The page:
Impact of elevated dissolved CO_2 on aquifer water quality

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University of Alabama Libraries

Carbon capture and storage (CCS), specifically by means of geologic sequestration (GS), is a developing technology to reduce CO2 emissions to the atmosphere. This technology involves separating CO2 from flue gas and transporting the CO2 to underground storage locations that are isolated from the atmosphere. These storage locations are typically permeable and porous geologic formations that are not useful for any other purpose, such as drinking water. Geologic carbon sequestration operated at full-scale will require extensive performance monitoring, including potable groundwater monitoring. However, researchers and regulators do not fully understand what impact elevated CO2 levels would have on groundwater quality in the event that CO2 should leak into an overlying aquifer. The focus of the current study was to thoroughly characterize the properties of a typical Gulf Coast potable aquifer for purposes of performing a controlled CO2 release experiment and to construct coupled geochemical and transport models capable of predicting impacts from CO2 migration into a drinking water aquifer. The aquifer is a methanogenic environment composed primarily of quartz and feldspars, with minor or trace amounts of pyrite, mica, illite, smectite, and kaolinite. The formation water is dominantly Na-HCO3, consistent with the theory and PHREEQC modeling results that suggest aquifer freshening and ion exchange have played dominant roles in determining the present-day dissolved major ion composition. This study also presents the design and implementation of a closed loop pumping and injection system designed to simulate CO2 leakage into a test site aquifer. Process monitoring results indicated that the test was performed with minimal variation in key process parameters, including temperature, pressure and injectate pH. In situ instrumentation deployed in monitoring wells allowed continuous readings of groundwater pH and conductivity, which were critical parameters for evaluating the aquifer response to carbonation and acidification. Successful modeling simulation of the pH response using results from the aquifer testing program suggested that the test was implemented and monitored appropriately and that that future data interpretations and modeling of the field experiment were not compromised by test design. Test results showed that no constituent was mobilized in excess of US EPA maximum contaminant levels, but that many constituents (primarily major and minor cations) were released in a pulse-like response at levels above their baseline concentrations. Dissolution of trace carbonate and pyrite in the aquifer are hypothesized to have triggered cation exchange reactions, a dominant geochemical process affecting major and minor cation behavior in the aquifer. Overall, the test has shown that the migration of carbon dioxide into a drinking water aquifer can mobilize ions into solution, but at levels that may not exceed EPA MCLs under the field conditions tested for this specific system. Data presented here are potentially applicable to assessments across the Gulf Coast, where the potential for deep geologic carbon sequestration and continued reliance upon groundwater resources are high.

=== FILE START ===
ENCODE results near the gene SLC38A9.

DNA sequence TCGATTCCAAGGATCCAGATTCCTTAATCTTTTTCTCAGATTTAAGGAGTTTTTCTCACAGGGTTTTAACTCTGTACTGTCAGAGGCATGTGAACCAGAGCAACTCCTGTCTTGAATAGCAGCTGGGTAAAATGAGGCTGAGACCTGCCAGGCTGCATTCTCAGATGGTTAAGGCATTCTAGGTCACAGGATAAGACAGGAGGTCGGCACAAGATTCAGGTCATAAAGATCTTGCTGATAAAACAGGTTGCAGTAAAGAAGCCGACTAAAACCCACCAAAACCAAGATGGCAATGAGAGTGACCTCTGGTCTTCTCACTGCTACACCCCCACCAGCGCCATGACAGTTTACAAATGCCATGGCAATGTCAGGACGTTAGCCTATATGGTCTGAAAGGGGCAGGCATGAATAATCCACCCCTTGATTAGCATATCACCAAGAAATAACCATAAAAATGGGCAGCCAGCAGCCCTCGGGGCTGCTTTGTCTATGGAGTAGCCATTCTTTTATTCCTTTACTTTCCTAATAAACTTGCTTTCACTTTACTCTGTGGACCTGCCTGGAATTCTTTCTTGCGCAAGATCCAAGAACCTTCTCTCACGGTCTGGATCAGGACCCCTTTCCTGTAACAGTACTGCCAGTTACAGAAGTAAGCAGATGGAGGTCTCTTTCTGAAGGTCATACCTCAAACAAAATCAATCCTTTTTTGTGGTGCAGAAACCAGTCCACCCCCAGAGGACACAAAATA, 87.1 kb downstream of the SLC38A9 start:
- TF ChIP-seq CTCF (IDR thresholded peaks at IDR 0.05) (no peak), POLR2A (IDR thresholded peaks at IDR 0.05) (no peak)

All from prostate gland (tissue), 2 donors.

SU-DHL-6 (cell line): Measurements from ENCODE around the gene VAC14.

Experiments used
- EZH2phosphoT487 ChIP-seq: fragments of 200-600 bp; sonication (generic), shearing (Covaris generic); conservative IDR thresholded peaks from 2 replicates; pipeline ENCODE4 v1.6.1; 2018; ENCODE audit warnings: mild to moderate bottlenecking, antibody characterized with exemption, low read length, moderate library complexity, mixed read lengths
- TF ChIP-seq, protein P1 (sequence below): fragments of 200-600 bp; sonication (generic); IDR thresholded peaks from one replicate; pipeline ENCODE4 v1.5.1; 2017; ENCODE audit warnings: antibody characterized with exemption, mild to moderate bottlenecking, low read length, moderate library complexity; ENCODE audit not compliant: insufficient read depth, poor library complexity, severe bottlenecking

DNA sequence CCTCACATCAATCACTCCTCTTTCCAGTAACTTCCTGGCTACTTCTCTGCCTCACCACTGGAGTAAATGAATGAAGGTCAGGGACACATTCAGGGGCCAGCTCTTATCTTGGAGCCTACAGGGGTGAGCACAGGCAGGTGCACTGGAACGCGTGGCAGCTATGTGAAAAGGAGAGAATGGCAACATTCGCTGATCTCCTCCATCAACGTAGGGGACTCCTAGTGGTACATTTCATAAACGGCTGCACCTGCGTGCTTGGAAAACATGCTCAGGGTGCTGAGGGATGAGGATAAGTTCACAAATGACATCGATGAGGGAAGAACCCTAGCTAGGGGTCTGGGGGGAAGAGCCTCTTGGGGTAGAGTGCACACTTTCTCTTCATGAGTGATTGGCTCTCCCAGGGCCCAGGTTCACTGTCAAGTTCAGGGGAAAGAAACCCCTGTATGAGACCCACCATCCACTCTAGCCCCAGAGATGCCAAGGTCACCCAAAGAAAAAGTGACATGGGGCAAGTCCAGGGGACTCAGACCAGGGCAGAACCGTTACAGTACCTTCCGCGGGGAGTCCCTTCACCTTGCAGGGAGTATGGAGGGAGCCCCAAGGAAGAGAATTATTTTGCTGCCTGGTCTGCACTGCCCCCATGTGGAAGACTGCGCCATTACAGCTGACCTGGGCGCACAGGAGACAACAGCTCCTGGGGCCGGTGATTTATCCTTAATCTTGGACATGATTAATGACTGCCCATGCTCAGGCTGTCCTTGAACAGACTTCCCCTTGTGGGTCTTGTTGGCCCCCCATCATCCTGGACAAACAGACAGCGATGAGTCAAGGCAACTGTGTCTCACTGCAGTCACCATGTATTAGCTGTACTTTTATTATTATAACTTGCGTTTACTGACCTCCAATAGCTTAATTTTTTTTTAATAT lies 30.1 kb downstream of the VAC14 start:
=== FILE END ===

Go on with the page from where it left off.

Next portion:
Electronic Thesis or Dissertation
Geochemistry, Geology